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Another way would be to check which TTY your terminal is attached to and check which shell is running on that tty. Then you could look at the PID (Process ID) and PPID (Parent Process ID) in case your shell has spawned another shell as a child process: MacBook:~$ w 15:16 up 8 days, 16:11, 2 users, load averages: 1.26 1.22 1.24 USER TTY FROM ...


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When you start a terminal session in OS X the login utility is called. From the man page: The login utility enters information into the environment (see environ(7)) specifying the user's home directory (HOME), command inter- preter (SHELL), search path (PATH), terminal type (TERM) and user name (both LOGNAME and USER). Some shells may provide a builtin ...


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There's a great answer over on Stack Overflow covering this: Exclude directory from find . command Essentially, the command to exclude directories from find is as follows: find . -type d \( -path dir1 -o -path dir2 -o -path dir3 \) -prune -o -print From the above example, you should be able to extrapolate excluding a single directory. A brief ...


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Under csh family shells, you'll got your running shell with this command: % echo $shell If csh was run, directly or undirectly, from a Bourne family shell that had its SHELL variable exported, the latter being the common case, the SHELL variable would stay untouched so echo $SHELL will still show the its previous value which would be confusing. This is ...


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It depends on the shell you are running in. If it is a POSIX confirming shell e.g. bash, ash,ash, sh, and some others e.g. csh, tcsh then echo $0 will return the shell's name e.g. ~ $ bash bash-3.2$ echo $0 bash or ~ $ ksh $ echo $0 ksh However not all shells are POSIX e.g. I used to use ipython shell profile and now fish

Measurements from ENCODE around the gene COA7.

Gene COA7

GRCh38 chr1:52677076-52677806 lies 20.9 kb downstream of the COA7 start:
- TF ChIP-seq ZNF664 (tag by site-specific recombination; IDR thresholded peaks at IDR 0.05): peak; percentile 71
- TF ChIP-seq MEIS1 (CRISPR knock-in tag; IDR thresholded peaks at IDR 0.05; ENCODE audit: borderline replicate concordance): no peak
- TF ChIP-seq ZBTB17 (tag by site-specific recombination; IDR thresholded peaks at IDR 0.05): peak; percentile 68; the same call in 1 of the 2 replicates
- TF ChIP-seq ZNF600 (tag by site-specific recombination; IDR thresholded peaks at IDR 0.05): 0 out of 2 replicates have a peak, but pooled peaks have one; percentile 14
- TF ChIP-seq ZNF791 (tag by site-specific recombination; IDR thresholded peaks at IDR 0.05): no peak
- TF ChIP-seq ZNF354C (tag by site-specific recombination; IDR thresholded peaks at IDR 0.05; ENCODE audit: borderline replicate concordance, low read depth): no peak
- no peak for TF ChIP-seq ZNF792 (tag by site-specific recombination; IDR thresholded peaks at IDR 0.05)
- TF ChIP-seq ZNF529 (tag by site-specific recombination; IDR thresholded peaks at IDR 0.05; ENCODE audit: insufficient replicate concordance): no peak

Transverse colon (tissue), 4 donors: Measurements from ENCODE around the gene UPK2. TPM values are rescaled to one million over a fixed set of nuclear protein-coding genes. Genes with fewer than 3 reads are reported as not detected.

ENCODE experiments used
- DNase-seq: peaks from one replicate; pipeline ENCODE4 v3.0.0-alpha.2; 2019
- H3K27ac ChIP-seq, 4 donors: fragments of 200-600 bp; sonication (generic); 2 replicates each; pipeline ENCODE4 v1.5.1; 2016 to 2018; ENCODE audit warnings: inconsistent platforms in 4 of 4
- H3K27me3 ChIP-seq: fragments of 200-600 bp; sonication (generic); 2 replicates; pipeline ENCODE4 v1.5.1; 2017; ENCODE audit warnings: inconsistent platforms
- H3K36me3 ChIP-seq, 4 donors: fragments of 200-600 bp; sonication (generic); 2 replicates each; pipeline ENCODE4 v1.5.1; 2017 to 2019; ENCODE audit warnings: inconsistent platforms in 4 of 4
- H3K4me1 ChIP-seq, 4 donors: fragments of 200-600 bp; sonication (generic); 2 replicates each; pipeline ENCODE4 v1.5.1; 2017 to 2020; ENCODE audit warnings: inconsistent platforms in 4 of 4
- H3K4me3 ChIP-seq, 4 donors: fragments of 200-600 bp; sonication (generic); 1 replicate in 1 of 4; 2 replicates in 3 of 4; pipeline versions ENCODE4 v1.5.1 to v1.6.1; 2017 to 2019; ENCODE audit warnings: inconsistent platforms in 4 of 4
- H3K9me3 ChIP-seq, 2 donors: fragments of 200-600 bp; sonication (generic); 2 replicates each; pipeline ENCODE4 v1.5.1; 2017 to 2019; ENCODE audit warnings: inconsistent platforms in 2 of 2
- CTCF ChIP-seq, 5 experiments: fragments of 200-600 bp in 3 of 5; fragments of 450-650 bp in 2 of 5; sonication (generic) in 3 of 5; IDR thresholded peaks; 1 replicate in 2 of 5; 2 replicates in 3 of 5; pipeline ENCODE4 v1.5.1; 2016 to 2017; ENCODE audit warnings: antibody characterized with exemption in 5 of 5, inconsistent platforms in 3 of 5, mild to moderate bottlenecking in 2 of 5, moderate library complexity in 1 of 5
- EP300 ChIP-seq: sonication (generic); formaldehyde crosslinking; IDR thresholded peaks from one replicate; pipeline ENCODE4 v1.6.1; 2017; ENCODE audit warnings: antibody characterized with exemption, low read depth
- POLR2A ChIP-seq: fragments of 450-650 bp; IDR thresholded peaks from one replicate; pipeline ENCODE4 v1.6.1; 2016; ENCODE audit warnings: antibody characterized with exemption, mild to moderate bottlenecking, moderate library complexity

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Enabling the three finger "drag" for the latest magic trackpad (with forcetouch) is a bit different (at least on El-Capitan): Go to System Preferences > Accessibility Choose Mouse & Trackpad from the options on the left. Click Trackpad Options. Place a checkmark next to "Enable dragging." From the related pop-up menu, choose “three finger drag” so ...


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Echoing the "backup" to have the original disks available if you ever want to return to an old MacOSX, the only warnings I'll give is that you'll be having fun with EFI using Linux, so you might need to investigate the versions that supports that (and the UEFI support should be sufficient). If you choose the Windows 7 route, the better advice will be to ...


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I needed to format a partition to ext3 on my USB flash drive. The drive was already formatted, and had 3 partitions, and I wanted to convert partition 1 from FAT32 to ext3. install brew, visit http://brew.sh/ install e2fsprogs using brew install e2fsprogs figure out the name of your partition or drive using diskutil list -- in my case, my partition had ...


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If you want your USB to be "bootable" when all is said and done (ex: windows install disk), you're going to either want to use the Boot Camp Assistant (only check the "Create a Windows 7 or later version install disk" checkbox, then follow the prompts, it will create a FAT32 (i.e. bootable) USB version of your ISO file). Some ISO's are created "special" ...


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A working approach to get Fedora Xfce Live booting is the dd-method: Download Fedora 23 Xfce Desktop. Attach the thumb drive. The thumb drive will be erased! Open Terminal and enter diskutil list to get the disk identifier of the thumb drive (e.g. /dev/disk3). Unmount the thumb drive with diskutil umountDisk /dev/disk3 Enter: sudo dd ...


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http://lifehacker.com/5934942/how-to-dual-boot-linux-on-your-mac-and-take-back-your-powerhouse-apple-hardware http://anee.me/installing-fedora-on-mac-book-pro/ did you try to search google? ) by the way, may be you just try something like Virtual Box? )


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In my version of El Capitan the /bin directory did not exist : /usr/local/bin So, the fix was : mkdir -p /usr/local/bin The -p flag will create the dir (and incidentally any dirs in the full path) if it does not exist. Then you can create symlinks & copy apps to /usr/local/bin because /usr/local not part of the "rootless" mode.



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